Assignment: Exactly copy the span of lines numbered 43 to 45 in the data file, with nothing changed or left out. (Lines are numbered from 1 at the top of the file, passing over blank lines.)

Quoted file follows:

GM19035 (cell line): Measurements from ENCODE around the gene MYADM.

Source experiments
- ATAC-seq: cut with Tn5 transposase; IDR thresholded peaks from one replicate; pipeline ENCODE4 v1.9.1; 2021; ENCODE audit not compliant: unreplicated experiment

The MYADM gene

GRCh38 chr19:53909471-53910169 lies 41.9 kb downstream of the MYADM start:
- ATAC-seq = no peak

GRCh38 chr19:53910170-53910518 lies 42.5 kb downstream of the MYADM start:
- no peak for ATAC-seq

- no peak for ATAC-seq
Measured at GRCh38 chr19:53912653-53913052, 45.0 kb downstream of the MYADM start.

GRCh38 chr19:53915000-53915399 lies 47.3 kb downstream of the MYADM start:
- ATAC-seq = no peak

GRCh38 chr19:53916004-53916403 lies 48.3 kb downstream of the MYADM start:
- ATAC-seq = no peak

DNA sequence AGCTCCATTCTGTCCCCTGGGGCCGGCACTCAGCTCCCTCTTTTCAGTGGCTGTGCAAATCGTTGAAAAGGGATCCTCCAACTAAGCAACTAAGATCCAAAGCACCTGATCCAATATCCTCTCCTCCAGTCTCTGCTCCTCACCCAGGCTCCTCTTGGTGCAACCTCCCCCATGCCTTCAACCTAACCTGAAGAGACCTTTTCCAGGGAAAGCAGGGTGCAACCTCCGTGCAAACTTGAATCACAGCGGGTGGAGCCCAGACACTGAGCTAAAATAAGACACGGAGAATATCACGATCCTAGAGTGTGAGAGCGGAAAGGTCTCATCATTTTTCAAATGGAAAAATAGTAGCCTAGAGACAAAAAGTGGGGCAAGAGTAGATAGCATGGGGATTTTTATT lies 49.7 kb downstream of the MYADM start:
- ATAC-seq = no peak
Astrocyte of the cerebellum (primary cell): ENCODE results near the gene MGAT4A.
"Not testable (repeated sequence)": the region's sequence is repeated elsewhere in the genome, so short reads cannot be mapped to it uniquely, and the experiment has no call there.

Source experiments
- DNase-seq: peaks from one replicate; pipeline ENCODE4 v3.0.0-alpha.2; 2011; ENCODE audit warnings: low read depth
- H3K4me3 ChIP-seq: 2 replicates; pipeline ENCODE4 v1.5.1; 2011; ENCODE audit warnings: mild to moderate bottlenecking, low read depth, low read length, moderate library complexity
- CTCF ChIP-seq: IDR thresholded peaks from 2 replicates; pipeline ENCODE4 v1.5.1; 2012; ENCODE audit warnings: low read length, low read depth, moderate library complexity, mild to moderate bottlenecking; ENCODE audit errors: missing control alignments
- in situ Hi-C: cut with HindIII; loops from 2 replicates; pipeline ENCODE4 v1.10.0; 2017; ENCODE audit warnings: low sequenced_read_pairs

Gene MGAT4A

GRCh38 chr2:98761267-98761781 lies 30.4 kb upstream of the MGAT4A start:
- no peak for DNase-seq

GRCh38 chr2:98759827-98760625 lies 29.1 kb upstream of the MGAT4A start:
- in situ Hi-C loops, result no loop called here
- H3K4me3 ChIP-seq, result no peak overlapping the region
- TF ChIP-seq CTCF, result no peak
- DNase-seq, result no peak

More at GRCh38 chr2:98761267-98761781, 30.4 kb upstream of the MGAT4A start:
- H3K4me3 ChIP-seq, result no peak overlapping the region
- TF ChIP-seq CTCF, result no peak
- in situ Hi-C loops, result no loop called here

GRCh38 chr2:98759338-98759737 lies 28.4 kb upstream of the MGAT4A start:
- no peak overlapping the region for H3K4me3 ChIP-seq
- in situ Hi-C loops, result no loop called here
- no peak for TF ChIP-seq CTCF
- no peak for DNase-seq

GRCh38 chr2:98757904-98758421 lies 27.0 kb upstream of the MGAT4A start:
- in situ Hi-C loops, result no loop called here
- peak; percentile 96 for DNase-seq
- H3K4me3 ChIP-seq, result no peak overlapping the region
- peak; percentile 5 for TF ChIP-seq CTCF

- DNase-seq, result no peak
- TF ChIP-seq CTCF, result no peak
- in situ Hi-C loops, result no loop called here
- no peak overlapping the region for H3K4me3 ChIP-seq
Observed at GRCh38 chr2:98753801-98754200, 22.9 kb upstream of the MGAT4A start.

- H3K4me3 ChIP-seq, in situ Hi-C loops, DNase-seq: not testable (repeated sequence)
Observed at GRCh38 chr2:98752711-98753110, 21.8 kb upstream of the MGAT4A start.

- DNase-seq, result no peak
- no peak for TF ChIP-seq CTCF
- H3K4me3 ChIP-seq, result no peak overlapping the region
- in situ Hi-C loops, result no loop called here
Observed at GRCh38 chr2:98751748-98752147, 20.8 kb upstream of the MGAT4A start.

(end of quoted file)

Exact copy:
- peak; percentile 96 for DNase-seq
- H3K4me3 ChIP-seq, result no peak overlapping the region
- peak; percentile 5 for TF ChIP-seq CTCF